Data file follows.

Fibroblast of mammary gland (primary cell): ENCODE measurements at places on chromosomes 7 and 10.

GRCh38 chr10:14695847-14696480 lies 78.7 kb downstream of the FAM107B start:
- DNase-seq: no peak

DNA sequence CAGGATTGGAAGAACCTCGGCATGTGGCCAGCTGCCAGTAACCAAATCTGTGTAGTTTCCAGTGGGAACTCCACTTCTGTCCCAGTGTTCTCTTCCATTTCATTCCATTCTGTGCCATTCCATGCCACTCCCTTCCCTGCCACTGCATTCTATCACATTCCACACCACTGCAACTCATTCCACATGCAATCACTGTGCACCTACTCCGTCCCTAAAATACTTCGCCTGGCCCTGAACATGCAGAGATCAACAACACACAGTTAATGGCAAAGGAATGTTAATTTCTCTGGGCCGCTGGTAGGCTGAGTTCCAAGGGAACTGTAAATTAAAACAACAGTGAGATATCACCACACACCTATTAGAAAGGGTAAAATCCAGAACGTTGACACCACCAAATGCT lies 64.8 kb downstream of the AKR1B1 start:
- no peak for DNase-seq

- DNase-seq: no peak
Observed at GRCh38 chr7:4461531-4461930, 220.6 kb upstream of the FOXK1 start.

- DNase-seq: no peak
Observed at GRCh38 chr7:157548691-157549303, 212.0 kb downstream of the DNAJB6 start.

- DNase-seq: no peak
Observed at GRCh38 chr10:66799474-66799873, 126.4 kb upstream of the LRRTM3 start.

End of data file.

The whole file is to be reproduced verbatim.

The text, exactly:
Fibroblast of mammary gland (primary cell): ENCODE measurements at places on chromosomes 7 and 10.

GRCh38 chr10:14695847-14696480 lies 78.7 kb downstream of the FAM107B start:
- DNase-seq: no peak

DNA sequence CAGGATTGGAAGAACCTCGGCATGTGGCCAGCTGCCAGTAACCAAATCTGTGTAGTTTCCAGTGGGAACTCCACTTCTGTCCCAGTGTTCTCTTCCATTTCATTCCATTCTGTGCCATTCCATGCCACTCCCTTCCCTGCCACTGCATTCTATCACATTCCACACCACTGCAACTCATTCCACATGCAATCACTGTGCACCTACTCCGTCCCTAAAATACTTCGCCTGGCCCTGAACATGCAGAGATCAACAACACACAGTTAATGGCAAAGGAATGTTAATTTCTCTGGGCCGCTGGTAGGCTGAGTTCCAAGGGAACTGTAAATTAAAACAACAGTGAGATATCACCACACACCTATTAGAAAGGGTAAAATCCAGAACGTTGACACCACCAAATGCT lies 64.8 kb downstream of the AKR1B1 start:
- no peak for DNase-seq

- DNase-seq: no peak
Observed at GRCh38 chr7:4461531-4461930, 220.6 kb upstream of the FOXK1 start.

- DNase-seq: no peak
Observed at GRCh38 chr7:157548691-157549303, 212.0 kb downstream of the DNAJB6 start.

- DNase-seq: no peak
Observed at GRCh38 chr10:66799474-66799873, 126.4 kb upstream of the LRRTM3 start.